While it might be tempting to flag down that iconic yellow cab, the best way to explore New York is really on two feet. The Big Apple might be a city full of steely skyscrapers and densely populated neighbourhoods, but it’s surprisingly green too. From iconic river crossings to sprawling parks, there are hundreds of scenic walks in NYC that will do your FitBit proud – the real difficulty is choosing one. We’ve cherry-picked seven of the best walks in NYC.
Scenic walks in New York
1. Brooklyn Bridge – Brooklyn
Scaling this iconic river crossing is the best way to see Manhattan. Stretching almost 6,000 ft (1.8 m) between Brooklyn and Lower Manhatten, the pedestrian walkway is free, flat and – most importantly – scenic as hell, offering unobstructed views of the downtown skyline. First opened in 1883, the Brooklyn Bridge was the world’s first steel-wire suspension bridge.
It takes between 30 minutes and an hour to cross the National Historic Landmark, depending on how many pictures you decide to take along the way. There are two entrances to the bridge in Brooklyn – Tillary Street and Washington Street. For the most charming walk, hop off the metro at Clark Street Station, head onto Henry Street and cross Cadman Plaza West to the Washington Street underpass.
2. Van Cortlandt Park – Bronx
The Bronx isn’t short of scenic, as anyone who has covered the city’s greenest borough knows, but Van Cortlandt Park is perhaps the neighbourhood’s most perfect park. Set in more than 1,100-acres of oak, red maple and tulip trees, the park is named after the Dutch plantation owners that once lived here. It’s brimming with wildlife, from tree frogs to cattails to wildflowers. There are over 20 miles of hiking trails, a variety of terrains to explore (including wetlands) and five playgrounds. The Van Cortlandt House Museum is worth a peek too.
You’ll need to hop on the train to 242nd Street Station to get there.
3. Coney Island Boardwalk – Coney Island
Once America’s most popular pleasure ground, Coney Island Boardwalk (also known as the Riegelmann Boardwalk) is a 2.7 mile (4.3 km) boardwalk connecting West 37th Street in Sea Gate to 15th Street in Brighton Beach. It opened in 1923 and quickly became one of the city’s most iconic monuments. Take your pick from crashing ocean views on the eastside to hundreds of old-school amusement rides on the west. Refuel at Natan’s Famous for their famous hot dogs for the full New Yorker experience.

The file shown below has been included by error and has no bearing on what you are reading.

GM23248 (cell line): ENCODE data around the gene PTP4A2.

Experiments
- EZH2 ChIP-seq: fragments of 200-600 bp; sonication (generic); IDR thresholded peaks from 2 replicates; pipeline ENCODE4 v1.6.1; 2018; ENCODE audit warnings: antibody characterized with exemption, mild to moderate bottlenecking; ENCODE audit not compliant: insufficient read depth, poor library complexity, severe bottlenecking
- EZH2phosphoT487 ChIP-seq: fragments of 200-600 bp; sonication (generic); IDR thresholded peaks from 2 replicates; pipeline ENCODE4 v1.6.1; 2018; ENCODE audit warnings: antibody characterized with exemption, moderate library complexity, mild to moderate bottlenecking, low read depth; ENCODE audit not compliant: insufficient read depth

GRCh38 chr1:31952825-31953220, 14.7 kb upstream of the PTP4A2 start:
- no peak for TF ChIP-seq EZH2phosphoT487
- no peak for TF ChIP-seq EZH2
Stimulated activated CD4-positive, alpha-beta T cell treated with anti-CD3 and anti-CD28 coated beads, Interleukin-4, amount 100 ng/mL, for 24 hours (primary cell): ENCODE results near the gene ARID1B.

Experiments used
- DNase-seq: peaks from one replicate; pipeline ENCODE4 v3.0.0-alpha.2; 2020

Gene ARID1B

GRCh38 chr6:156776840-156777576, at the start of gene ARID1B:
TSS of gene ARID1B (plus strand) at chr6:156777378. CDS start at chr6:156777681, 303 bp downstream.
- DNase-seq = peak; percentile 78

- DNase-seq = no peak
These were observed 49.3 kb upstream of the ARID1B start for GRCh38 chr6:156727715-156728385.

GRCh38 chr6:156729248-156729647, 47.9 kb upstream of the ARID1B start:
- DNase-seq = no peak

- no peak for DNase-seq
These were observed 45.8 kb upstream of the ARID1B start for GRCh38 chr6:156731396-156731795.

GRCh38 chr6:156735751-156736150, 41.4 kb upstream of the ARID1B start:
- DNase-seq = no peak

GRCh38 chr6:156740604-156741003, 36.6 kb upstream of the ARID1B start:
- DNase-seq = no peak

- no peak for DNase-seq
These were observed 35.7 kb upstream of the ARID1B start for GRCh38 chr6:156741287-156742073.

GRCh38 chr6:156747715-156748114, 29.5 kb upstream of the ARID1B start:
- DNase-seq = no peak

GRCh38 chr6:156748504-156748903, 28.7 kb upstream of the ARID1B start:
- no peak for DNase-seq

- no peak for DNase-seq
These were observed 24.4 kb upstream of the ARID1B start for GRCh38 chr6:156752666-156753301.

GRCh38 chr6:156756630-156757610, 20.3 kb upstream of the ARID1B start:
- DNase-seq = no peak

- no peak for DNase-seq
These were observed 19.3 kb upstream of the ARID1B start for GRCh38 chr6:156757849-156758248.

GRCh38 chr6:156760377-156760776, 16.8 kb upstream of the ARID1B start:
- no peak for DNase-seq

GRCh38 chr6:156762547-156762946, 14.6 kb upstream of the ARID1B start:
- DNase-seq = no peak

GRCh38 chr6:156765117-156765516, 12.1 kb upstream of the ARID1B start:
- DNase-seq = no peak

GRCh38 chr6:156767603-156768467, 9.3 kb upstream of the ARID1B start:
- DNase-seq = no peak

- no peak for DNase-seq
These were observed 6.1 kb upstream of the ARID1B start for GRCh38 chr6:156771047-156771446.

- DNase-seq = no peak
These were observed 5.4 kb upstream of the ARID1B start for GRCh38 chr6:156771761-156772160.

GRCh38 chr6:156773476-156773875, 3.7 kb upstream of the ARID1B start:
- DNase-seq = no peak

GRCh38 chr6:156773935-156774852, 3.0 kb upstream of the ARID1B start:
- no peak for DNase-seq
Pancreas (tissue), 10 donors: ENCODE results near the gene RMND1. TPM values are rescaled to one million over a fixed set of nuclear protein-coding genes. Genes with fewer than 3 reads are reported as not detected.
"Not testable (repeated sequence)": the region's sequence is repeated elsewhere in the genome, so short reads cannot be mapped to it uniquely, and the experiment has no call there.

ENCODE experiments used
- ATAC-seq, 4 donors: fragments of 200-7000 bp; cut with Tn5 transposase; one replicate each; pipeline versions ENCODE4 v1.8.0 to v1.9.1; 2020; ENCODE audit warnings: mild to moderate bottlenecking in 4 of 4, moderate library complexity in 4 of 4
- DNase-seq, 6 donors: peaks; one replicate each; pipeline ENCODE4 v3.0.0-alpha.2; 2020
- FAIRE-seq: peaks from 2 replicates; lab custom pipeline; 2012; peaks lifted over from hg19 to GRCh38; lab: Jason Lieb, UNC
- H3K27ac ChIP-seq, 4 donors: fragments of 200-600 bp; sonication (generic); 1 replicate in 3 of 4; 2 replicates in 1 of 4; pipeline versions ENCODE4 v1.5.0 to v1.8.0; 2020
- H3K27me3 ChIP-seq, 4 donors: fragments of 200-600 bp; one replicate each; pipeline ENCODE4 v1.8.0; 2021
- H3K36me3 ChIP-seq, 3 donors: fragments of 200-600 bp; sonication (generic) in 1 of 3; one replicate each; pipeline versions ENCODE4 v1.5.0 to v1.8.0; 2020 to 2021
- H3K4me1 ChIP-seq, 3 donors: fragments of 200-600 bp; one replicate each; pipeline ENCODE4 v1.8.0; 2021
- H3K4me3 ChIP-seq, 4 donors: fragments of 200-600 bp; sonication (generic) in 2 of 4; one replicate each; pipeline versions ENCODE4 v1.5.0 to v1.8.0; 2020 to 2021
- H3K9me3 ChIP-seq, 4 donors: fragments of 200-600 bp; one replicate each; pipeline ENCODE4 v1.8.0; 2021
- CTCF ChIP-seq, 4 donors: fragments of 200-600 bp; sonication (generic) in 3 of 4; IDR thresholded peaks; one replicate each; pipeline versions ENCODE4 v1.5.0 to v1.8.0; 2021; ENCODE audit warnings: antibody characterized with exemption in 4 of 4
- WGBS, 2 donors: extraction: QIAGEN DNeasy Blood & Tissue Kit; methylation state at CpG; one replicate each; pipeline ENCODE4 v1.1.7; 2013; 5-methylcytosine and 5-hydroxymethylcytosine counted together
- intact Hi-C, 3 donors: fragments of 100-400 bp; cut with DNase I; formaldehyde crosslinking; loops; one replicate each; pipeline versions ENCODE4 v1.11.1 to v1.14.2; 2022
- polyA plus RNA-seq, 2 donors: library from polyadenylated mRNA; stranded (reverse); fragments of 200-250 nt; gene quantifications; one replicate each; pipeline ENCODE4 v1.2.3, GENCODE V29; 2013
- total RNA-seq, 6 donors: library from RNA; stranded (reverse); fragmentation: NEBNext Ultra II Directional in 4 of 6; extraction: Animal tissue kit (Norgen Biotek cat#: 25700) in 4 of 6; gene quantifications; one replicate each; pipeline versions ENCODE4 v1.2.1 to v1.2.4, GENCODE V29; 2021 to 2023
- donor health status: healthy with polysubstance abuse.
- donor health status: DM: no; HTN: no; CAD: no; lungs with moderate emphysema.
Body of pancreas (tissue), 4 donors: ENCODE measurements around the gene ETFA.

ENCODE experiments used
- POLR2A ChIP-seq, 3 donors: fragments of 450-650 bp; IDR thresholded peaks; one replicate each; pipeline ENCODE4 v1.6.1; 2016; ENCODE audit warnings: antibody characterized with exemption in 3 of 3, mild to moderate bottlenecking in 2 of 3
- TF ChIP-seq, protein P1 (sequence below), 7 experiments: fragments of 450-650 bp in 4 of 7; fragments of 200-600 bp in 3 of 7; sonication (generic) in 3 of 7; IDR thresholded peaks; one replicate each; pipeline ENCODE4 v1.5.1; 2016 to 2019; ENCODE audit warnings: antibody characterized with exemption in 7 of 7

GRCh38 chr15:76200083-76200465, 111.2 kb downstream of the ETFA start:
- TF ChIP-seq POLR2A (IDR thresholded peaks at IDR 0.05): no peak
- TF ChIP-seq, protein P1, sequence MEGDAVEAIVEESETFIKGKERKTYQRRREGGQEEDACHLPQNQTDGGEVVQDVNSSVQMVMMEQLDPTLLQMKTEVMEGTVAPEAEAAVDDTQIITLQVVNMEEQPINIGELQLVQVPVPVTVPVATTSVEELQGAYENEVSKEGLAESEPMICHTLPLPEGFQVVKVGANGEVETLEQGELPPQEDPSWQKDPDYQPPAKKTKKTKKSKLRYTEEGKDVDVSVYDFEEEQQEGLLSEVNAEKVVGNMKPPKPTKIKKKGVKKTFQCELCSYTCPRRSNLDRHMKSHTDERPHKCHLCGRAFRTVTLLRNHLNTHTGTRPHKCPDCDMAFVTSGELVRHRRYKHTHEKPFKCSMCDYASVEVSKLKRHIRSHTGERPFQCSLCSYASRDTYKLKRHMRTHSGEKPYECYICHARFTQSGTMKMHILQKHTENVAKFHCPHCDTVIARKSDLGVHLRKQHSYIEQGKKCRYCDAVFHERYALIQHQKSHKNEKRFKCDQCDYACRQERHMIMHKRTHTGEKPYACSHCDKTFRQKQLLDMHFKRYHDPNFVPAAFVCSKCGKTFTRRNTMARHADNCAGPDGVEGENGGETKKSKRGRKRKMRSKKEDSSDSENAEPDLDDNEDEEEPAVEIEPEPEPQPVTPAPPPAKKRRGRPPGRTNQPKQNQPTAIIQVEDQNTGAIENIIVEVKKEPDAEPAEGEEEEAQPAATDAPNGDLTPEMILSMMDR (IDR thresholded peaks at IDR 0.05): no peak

4. Hudson River Greenway – Manhattan
For some real mileage in the heart of the city, hotfoot to Hudson River Greenway. The full 13 mile (21 km) trail takes around 4.5 hours to complete – the perfect antidote to all that pizza and cocktails. The trail also cuts through some of the city’s most famous parks along the way, including Battery Park and Riverside Park. For the most part, the path is flat and separate from traffic so you’ll only need to keep an eye out for speedy cyclists (and enthusiastic joggers). The best looking patches connect Inwood Hill to West 59th Street.
5. Central Park – Manhattan
It’s an oldie, but it’s also a goldie. There are 58 miles of hiking trails throughout Central Park and they’re not all sedate strolls. For more hardcore hikes, the steep, rugged and bumpy pathways along the Ravine, Ramble and North Woods routes are ideal. If you’re in the market for something a little more leisurely, there’s the Great Lawn. It might be smack bang in the heart of the city, but this 846 acre park feels worlds apart from the hustle and bustle of NYC.
6. Fort Washington Park – Manhattan
This picturesque park is located between Manhattan and Washington Heights. It’s a popular spot with history buffs; the park is named after a Revolutionary war structure built for rebels and seized by the British. It’s also home to Manhattan’s only lighthouse – the Little Red Lighthouse. Built in New Jersey in 1880, authorities transported the 40-ft structure to New York in 1921 to serve as a navigational aid on the Hudson River.
It’s easy enough to work up a sweat by following your nose, but for a more structured walk talk the 3.5-mile loop around the park’s circumference. It takes around three hours to complete it, including time to stop at the park’s many historical sights.
7. The High Line – Manhattan
In a city full of skyscrapers, it isn’t hard to get a view in NYC, but for a more unusual elevated perspective, you’ll want to head to the High Line. Once a disused, rather unsightly railway track, the 1.45-mile strip is now one of the city’s best places to walk (and be seen walking). The 30-ft (10 m) high pathway stretches from Gansevoort Street in the Meatpacking District to Hudson Yards. As well as sparkling views, the urban park features dozens of outdoor art installations interspersed with greenery and wildflowers. Stop to soak in the views at the Diller–von Furstenberg Sundeck.